Georgia (2004): Legal
In T. Barry Clower, D.M.D., P.C. and T. Barry Clower v. Orthalliance, Inc., 337 F. Supp. 2d 1322; 2004 U.S. Dist. LEXIS 20038 (decided September 24, 2004), a Georgia Court upheld as legal a business arrangement between a non-dentist management corporation, Orthalliance, Inc. (“Orthalliance”), and Dr. Barry Clower and his professional corporation. In that case, the business arrangement between the parties involved: (1) Orthalliance purchasing and merging with Dr. Clower’s professional corporation (note: Dr. Cower was paid in cash and stock in Orthalliance), (2) Dr. Clower creating a new professional corporation (the “New PC”), (3) Orthalliance leasing equipment and leasehold interests back to the New PC, (4) Orthalliance and the New PC entering into a Service Agreement whereby Orthalliance handled all financial and administrative affairs for the New PC for seventeen percent (17%) of the practice’s adjusted gross revenue as a service fee, while leaving the New PC to “retain control over all aspects of and decisions directly affecting the course of treatment of any patients”, and (5) Dr. Cower entering into a five (5) year employment agreement with the New PC. Dr. Clower, disappointed with the performance and value of Orthalliance’s stock and facing various personal difficulties, walked away from the business arrangement. Among other things, he claimed that that agreement with Orthalliance was illegal, as it allowed Orthalliance to practice dentistry, contrary to Georgia law.
The Court examined the jurisprudence and found the business arrangement legal and enforceable. George law prohibits the practice of dentistry without a license. Dr. Clower argued that Orthalliance’s control over the assets and personal of his practice was so extensive that Orthalliance was implicitly practicing dentistry through him and his professional corporation. Furthermore, Orthalliance’s control over the gross receipts of the practice allowed it to control both Dr. Clower and his professional corporation. The Court rejected these arguments. First, the Court noted that, while similar litigation involving Orthalliance and the business services agreement has been decided against Orthalliance in other states, “decisions are all highly dependent on the specific state laws in question”. For its part, Georgia law defines the practice of dentistry as performing operations on the human oral cavity or associated structures, tooth extractions, crown fillings, repairing appliances used on teeth, undertaking a physical examination of a patient. But Dr. Clower did not argue that Orthalliance actually performed any dental services. Furthermore, Georgia law prohibits corporations from employing dentists. But the Service Agreement made it very clear that Orthodontic did not intend, and in fact did not, employ Dr. Clower to carry out its own dental practice; rather, Dr. Clower’s professional corporation was given exclusive control of all dental care (including selecting equipment, employees and hygienists). The Court concluded: “Accordingly, Georgia case law counsels this court not to void this contract for illegality”.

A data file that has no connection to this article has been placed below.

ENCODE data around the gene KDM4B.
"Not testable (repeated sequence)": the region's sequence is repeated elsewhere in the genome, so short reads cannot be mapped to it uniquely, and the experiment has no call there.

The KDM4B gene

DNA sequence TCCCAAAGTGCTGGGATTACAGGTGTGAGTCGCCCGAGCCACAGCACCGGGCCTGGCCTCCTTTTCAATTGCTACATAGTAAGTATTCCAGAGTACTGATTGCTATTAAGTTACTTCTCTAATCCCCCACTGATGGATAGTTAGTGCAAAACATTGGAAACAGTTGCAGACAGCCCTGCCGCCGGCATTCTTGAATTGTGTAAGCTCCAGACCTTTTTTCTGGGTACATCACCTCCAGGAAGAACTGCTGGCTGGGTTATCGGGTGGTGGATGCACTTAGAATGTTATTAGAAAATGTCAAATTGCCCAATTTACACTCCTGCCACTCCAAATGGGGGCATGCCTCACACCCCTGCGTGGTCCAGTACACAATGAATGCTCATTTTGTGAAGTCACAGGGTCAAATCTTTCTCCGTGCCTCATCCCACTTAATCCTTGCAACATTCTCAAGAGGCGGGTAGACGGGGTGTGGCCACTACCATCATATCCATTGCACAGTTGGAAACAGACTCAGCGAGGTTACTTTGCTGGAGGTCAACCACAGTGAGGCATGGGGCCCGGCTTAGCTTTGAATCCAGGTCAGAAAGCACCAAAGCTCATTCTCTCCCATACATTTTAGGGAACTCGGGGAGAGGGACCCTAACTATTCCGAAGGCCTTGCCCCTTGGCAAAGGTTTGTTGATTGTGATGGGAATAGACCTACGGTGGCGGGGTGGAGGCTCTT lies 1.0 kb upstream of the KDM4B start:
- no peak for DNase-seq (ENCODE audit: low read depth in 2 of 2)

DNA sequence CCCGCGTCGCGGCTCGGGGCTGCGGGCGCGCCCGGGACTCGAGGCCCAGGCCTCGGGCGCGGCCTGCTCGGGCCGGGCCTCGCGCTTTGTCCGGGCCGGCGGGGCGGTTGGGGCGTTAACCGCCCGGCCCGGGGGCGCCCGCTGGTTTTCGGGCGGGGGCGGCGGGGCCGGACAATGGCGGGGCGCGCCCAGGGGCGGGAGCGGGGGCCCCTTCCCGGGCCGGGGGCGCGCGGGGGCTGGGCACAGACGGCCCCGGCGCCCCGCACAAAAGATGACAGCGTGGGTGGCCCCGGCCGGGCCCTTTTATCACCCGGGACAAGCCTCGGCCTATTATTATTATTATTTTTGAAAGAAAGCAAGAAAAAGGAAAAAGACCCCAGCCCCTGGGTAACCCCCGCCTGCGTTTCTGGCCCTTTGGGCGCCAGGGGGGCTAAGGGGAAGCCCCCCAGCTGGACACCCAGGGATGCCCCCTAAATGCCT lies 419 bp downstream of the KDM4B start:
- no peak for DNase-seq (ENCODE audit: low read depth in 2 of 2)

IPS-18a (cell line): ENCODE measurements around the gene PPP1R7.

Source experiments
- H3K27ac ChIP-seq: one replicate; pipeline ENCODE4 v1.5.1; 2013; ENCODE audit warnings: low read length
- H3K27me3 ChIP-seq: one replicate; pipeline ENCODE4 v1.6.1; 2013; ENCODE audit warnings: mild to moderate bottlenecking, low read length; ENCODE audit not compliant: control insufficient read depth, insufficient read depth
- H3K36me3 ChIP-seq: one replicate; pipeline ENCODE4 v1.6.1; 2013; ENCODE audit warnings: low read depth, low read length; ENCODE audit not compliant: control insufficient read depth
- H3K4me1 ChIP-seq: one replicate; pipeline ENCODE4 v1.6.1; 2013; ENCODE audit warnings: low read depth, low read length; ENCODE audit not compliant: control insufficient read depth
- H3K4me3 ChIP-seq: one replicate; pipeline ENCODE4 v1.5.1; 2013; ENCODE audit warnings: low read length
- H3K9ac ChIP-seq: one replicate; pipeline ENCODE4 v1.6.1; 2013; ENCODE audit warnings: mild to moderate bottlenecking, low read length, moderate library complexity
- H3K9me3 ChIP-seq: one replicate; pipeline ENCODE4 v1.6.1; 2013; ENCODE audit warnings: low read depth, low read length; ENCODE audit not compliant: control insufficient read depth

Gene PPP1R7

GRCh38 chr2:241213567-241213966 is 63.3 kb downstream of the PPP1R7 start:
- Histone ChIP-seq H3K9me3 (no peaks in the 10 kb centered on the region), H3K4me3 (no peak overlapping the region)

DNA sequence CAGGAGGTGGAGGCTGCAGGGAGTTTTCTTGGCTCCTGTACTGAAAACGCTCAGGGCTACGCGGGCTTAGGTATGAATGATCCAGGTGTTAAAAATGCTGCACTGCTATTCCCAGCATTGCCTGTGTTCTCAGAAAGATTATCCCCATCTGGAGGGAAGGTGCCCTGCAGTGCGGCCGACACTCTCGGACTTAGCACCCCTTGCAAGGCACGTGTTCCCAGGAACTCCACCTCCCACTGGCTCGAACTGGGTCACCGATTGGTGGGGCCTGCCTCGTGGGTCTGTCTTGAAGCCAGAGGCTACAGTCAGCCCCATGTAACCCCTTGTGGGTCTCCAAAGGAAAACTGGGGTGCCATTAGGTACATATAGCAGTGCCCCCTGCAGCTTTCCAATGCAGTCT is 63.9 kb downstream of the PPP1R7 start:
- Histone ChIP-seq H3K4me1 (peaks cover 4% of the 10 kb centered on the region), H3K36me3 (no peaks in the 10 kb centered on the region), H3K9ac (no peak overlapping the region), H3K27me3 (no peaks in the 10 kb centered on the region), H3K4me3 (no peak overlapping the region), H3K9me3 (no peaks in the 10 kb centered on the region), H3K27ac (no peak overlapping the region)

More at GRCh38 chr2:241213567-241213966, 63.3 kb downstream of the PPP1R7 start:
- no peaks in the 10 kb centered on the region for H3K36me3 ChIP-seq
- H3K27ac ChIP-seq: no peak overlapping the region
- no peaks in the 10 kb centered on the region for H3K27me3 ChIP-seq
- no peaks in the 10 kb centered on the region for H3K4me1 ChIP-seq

Georgia (2007): Legal
In Re: OCA Inc. et al., v. Hector M. Bush et al., 78 B.R. 493; 2007 Bankr. LEXIS 3496 (October 9, 2007), the Bankruptcy Court for the District of Louisiana had to determine whether a BSA was illegal under Georgia law concerning the regulation of dentistry. Under the BSA, a non-dentist management company, OCA Inc. and its wholly owned subsidiaries (“OCA”) provided administrative support-type services to Dr. Bush. This includes, for example, leasing offices, equipment, furniture and improvements to Dr. Bush. OCA was also to provide, maintain and service computer systems as well as bookkeeping, billing, collections, bill payment and accounting services. OCA was to purchase and maintain inventory subject to Bush’s sole authority over and responsibility for all decisions concerning the inventory and supplies to be utilized by the practice. Dr. Bush was to retain control over all decisions relating to office personnel and hours of practice. The BSA was littered with language the clearly indicates that Dr. Bush is to retain control over all aspects.
The Court noted that the BSA is practically identical to the BSA in Clower v. Orthalliance, Inc., 337 F. Supp. 2d 1322 (N.D. Ga. 2004), where the Court found that the practice management company had not engaged in the unlicensed practice of dentistry as a result of the BSA with the dentist and his professional corporation.
Based on the evidence before it, the Court found that “Bush ran his own show”. He developed special protocols for his offices that were different from what OCA suggested. He disagreed with OCA policy promoting greater intervals between patient visits and resisted implementing that policy. He held a leadership position with OCA as a board member and doctor who helped OCA determined good methodologies for other doctors to follow. He impressed the court as a strong willed and successful orthodontist. The Court was not convinced by Dr. Bush’s arguments that OCA controlled his practices.